The battle of Cambrai which began on 20 November 1917, although ultimately a failure, did show what tanks were capable of doing when used strategically on suitable ground. Much has been written about the battle in the annals of the war and the development of modern warfare.

In all 476 Mark IV tanks were assembled for the assault on Cambrai. They were able to cross no-mans-land, the barbed wire and the massive German defensive line of trenches known as the Hindenburg Line, proving both the usefulness of this new weapon and that the Hindenburg Line was not impregnable. Church bells were rung in Britain in a premature celebration.

British tanks captured during the Battle of Cambrai awaiting transport
to the German rear where they were repaired and re-painted before
being brought back into service against the Allies.
With kind permission of Imperial War Museum ©IWM (Q29882)

Lack of reinforcements (exacerbated by the destruction of the bridge at Masnieres, inadvertently crushed by the weight of a tank trying to cross it) and poor communications meant that little was achieved after the first day and the assault was called off on 27 November. It was followed by a major German counter-offensive on 30 November during which all the territory taken on 20 November was lost and 90 tanks were captured by the enemy. 89 others were disabled, either destroyed by shell fire or suffering mechanical failure.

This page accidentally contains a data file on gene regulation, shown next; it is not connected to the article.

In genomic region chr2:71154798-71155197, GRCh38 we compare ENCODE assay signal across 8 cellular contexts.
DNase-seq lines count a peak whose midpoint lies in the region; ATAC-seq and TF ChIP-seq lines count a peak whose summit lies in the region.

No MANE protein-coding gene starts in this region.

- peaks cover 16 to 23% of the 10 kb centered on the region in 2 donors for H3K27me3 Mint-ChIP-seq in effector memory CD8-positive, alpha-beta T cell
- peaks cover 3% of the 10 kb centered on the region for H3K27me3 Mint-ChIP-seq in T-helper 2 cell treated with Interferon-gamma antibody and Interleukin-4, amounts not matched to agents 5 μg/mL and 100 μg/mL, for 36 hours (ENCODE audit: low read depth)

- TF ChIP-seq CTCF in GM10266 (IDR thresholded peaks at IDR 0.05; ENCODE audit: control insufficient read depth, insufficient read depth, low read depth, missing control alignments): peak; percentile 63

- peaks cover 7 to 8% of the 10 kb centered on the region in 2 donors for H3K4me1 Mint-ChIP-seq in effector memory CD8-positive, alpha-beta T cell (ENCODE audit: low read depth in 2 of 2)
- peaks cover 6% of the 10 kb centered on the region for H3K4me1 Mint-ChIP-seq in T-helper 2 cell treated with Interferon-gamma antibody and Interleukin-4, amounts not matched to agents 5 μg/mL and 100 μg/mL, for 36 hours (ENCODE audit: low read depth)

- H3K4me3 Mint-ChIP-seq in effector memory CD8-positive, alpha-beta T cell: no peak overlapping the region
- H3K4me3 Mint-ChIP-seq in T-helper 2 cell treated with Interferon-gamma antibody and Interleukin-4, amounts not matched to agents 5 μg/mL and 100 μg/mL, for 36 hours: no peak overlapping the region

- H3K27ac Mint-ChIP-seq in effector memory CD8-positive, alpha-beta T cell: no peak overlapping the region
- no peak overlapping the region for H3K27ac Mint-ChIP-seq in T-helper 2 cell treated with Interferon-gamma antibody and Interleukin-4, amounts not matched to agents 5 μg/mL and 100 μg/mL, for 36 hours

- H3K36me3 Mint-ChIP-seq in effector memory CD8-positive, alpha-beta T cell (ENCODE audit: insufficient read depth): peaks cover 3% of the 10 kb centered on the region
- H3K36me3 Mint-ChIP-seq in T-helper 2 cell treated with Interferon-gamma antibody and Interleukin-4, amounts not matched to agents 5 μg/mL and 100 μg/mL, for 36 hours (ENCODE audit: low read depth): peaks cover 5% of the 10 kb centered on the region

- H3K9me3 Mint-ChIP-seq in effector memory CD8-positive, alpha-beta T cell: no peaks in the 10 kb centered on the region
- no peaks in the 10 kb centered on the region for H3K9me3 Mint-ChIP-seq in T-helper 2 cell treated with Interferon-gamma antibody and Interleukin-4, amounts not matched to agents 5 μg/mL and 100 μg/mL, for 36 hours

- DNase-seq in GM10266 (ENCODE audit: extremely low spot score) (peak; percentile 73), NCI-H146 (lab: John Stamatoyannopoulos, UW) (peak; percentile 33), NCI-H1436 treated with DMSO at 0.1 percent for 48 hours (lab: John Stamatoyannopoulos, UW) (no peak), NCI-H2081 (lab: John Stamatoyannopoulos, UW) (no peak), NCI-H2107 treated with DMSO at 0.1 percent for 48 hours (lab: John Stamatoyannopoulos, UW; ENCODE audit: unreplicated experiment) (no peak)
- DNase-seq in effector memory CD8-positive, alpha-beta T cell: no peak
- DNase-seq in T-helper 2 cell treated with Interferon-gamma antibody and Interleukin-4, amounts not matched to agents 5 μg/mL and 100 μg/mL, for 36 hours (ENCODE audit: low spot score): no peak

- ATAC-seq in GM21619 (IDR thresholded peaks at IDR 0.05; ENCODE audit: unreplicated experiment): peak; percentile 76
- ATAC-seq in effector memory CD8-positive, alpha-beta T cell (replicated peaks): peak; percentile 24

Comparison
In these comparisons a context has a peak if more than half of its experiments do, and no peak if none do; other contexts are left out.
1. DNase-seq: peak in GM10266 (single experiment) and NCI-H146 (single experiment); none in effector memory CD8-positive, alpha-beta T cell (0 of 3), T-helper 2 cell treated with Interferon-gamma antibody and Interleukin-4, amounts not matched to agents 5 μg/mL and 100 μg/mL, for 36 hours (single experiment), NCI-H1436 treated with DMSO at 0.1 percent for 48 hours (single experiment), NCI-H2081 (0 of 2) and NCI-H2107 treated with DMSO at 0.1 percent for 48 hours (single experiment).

During this German attack Gouzeaucourt was briefly recaptured, but a gallant and unorthodox manoeuvre by the British meant that this lasted less than 24 hours. In the following months Gouzeaucourt was effectively on the front line, the British building a pill box in what remained of the main street to help in their defence of the village. It was retaken by the Germans in March 1918 before being finally liberated by New Zealand troops in September 1918, 2 months before the German surrender in November 1918.



Britain continues to remember the part played by Gouzeaucourt in the history of modern tank warfare by its Gouzeaucourt Road at Bovington in Dorset, the home of the Tank Regiment.